(Forster, J.R., 1781)
Taxonomy and systematics
The Réunion bulbul was originally described in the genus Turdus. Formerly, some authorities also considered the Mauritius bulbul to be a subspecies of the Réunion bulbul. Alternate names for the Réunion bulbul include the Bourbon thrush, olivaceous bulbul, Réunion black bulbul and Réunion merle.
The appearance of the Réunion bulbul is similar to that of the Mauritius bulbul but is slightly smaller with a length of 22 cm. It is ashy gray with a blackish crest and the iris is conspicuously white. The bill and feet have an orange hue.
Behaviour and ecology
The female lays two eggs in a cup-shaped nest during the southern summer.
Food and feeding
The Réunion bulbul is primarily . In February and March, it moves from areas of higher elevations, where it inhabits humid secondary forests, to lower valleys to feed on ripe guavas. Nectar, insects and small lizards enrich its range of food.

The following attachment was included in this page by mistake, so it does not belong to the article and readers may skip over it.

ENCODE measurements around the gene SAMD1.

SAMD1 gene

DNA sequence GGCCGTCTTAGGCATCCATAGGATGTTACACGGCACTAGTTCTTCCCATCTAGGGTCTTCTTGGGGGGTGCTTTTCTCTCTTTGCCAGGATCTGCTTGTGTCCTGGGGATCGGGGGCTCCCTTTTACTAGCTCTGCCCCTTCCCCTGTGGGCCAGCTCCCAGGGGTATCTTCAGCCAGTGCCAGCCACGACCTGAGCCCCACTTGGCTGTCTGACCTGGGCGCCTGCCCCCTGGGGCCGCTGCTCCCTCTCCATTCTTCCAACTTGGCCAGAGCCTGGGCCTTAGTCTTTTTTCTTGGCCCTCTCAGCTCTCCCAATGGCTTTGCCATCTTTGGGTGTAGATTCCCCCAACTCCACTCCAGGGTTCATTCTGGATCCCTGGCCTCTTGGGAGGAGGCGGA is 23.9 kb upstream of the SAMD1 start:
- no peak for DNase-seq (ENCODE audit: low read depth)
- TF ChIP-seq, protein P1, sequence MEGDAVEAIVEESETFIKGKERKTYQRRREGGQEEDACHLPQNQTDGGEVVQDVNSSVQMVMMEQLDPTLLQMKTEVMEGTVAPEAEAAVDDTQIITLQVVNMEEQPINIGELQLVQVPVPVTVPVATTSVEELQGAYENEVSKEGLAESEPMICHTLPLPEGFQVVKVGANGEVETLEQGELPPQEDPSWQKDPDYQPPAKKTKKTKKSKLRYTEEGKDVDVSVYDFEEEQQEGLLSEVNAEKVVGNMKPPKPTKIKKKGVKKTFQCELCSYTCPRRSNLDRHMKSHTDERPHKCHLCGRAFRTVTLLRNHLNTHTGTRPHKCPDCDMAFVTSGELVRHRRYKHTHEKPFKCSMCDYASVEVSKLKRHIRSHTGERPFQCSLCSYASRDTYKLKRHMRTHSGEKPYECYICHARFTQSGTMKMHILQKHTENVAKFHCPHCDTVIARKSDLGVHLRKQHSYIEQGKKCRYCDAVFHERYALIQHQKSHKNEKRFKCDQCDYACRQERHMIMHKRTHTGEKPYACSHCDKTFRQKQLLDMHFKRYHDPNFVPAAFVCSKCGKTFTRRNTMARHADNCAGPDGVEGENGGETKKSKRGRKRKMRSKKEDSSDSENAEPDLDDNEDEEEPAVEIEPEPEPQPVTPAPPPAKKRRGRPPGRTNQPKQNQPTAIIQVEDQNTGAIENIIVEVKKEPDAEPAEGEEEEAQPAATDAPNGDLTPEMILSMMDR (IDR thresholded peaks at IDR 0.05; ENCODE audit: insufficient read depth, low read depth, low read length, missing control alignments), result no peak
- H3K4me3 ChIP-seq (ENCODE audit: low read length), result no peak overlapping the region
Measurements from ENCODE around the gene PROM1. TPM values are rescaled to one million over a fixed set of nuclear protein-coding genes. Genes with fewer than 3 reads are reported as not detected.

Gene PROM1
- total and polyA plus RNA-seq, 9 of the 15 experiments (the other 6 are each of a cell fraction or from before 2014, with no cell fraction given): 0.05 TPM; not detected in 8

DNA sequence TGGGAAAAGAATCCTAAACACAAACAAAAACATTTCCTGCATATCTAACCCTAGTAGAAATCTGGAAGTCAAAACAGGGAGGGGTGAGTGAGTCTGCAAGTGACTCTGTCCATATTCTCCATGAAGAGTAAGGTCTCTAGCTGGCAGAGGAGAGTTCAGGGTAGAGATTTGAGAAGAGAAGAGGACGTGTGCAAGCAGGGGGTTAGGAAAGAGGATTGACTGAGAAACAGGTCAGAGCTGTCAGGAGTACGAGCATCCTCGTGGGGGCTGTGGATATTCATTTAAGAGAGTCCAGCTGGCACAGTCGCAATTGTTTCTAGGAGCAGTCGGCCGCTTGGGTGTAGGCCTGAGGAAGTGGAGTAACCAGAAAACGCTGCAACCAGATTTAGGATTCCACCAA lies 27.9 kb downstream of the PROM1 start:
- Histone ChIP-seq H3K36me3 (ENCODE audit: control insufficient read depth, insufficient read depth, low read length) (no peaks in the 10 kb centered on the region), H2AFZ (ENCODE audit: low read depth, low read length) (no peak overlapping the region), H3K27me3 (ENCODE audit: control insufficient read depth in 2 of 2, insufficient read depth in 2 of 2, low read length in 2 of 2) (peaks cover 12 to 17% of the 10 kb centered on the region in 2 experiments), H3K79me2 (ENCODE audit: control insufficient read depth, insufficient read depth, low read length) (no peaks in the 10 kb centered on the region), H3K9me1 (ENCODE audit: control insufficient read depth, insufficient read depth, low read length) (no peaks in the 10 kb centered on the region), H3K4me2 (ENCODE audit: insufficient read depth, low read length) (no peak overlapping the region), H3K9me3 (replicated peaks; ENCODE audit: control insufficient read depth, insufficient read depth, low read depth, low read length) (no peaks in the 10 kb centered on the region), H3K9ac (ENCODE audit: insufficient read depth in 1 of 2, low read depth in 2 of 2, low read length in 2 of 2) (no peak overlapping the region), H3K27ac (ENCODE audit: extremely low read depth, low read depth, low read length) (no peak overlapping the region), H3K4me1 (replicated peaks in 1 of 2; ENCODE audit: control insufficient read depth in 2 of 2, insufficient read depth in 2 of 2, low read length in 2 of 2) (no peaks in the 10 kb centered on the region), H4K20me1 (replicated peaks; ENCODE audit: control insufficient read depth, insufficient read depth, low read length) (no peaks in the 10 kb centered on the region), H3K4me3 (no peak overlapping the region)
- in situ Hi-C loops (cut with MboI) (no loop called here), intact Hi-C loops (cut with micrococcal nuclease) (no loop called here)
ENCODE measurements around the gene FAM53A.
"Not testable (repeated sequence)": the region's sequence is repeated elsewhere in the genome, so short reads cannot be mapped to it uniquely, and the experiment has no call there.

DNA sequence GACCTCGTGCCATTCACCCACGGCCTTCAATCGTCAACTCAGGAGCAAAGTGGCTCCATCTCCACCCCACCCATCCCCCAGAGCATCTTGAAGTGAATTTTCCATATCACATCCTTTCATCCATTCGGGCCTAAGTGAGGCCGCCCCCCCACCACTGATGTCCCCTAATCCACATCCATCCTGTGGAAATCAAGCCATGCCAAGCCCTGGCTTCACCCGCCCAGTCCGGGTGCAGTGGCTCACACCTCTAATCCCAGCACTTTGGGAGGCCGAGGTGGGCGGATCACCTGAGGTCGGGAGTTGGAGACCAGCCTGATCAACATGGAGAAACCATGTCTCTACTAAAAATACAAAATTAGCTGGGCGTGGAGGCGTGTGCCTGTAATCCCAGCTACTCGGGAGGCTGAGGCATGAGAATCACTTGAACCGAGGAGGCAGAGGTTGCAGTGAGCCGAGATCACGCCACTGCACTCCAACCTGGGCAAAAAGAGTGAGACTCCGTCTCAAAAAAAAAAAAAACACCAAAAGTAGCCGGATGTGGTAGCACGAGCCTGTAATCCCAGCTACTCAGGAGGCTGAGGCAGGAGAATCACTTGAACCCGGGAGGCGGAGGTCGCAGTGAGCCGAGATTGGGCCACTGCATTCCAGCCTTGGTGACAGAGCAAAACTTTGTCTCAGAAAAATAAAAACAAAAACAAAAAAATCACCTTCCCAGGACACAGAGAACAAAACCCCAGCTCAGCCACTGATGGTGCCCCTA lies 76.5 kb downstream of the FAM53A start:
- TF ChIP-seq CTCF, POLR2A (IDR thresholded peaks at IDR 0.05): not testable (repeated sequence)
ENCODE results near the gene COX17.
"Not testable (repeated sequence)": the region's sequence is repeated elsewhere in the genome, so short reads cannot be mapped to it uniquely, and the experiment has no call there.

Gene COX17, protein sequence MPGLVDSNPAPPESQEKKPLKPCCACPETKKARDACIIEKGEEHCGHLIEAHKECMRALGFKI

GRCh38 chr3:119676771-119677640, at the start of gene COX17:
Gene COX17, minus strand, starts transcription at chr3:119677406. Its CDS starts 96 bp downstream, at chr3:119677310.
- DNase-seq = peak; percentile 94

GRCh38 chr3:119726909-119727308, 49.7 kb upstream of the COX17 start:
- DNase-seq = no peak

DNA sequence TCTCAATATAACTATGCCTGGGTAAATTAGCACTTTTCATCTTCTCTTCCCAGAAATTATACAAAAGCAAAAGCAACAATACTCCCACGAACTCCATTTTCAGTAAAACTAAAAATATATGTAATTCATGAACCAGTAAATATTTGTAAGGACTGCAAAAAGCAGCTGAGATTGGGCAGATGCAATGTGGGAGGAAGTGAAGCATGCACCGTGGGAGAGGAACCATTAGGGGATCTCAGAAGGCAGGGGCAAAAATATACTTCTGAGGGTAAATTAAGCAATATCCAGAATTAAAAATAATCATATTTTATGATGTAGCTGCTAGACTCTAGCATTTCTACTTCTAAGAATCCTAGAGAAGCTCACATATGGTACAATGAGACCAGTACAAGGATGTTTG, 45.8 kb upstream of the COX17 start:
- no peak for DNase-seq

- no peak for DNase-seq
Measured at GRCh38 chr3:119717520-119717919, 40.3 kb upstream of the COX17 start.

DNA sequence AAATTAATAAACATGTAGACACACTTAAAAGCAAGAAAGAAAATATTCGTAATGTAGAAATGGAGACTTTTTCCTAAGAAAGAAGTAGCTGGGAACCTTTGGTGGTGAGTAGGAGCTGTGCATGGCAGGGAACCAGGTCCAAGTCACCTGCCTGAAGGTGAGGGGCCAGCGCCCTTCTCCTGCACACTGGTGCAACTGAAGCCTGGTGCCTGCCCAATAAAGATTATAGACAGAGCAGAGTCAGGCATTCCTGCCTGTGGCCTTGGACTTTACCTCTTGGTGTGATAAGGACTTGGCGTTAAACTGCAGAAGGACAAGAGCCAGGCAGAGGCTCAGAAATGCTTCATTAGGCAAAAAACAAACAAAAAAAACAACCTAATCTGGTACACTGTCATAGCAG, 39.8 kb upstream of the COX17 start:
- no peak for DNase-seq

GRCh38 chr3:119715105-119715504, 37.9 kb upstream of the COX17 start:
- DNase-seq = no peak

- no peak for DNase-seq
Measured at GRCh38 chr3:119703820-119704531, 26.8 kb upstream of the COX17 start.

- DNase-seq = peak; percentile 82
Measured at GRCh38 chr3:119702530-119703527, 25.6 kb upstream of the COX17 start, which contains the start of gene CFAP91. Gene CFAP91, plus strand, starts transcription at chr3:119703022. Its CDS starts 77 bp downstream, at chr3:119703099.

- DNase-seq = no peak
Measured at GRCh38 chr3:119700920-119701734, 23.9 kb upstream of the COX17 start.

Although assessed as a species of least concern by the IUCN, the Réunion bulbul is no longer a common bird, mainly due to poaching and competition from the introduced red-whiskered bulbul. In the earlier days of the settlement of Réunion it was hunted for food on a large scale, and was considered as tasty as the ortolan bunting (Emberiza hortulana). As late as the 1970s it was hunted excessively. It is also kept as pet.
- Gregory, Steven M. (2000): Nomenclature of the Hypsipetes Bulbuls (Pycnonotidae). Forktail 16: 164-166. PDF fulltext
- Staub, France (1976), Birds of the Mascarenes and Saint Brandon, Labama House, Port Louis, Mauritius.
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